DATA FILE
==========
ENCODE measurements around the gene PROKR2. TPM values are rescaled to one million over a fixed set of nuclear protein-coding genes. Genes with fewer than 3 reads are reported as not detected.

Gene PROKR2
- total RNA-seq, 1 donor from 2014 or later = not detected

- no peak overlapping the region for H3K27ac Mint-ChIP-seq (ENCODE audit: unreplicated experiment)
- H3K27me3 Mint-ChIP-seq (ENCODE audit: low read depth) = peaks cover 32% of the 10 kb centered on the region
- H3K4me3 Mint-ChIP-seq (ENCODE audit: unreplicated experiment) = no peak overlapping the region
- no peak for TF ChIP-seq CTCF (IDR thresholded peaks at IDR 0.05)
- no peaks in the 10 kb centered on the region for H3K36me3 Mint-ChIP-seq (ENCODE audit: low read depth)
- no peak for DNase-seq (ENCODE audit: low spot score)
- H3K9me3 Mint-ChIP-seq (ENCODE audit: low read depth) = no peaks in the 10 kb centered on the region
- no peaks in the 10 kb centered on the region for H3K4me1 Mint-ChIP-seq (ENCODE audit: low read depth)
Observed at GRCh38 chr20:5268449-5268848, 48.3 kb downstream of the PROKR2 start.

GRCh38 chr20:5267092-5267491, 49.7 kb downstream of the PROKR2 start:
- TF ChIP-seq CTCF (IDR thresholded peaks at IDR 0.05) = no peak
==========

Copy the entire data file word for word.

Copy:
ENCODE measurements around the gene PROKR2. TPM values are rescaled to one million over a fixed set of nuclear protein-coding genes. Genes with fewer than 3 reads are reported as not detected.

Gene PROKR2
- total RNA-seq, 1 donor from 2014 or later = not detected

- no peak overlapping the region for H3K27ac Mint-ChIP-seq (ENCODE audit: unreplicated experiment)
- H3K27me3 Mint-ChIP-seq (ENCODE audit: low read depth) = peaks cover 32% of the 10 kb centered on the region
- H3K4me3 Mint-ChIP-seq (ENCODE audit: unreplicated experiment) = no peak overlapping the region
- no peak for TF ChIP-seq CTCF (IDR thresholded peaks at IDR 0.05)
- no peaks in the 10 kb centered on the region for H3K36me3 Mint-ChIP-seq (ENCODE audit: low read depth)
- no peak for DNase-seq (ENCODE audit: low spot score)
- H3K9me3 Mint-ChIP-seq (ENCODE audit: low read depth) = no peaks in the 10 kb centered on the region
- no peaks in the 10 kb centered on the region for H3K4me1 Mint-ChIP-seq (ENCODE audit: low read depth)
Observed at GRCh38 chr20:5268449-5268848, 48.3 kb downstream of the PROKR2 start.

GRCh38 chr20:5267092-5267491, 49.7 kb downstream of the PROKR2 start:
- TF ChIP-seq CTCF (IDR thresholded peaks at IDR 0.05) = no peak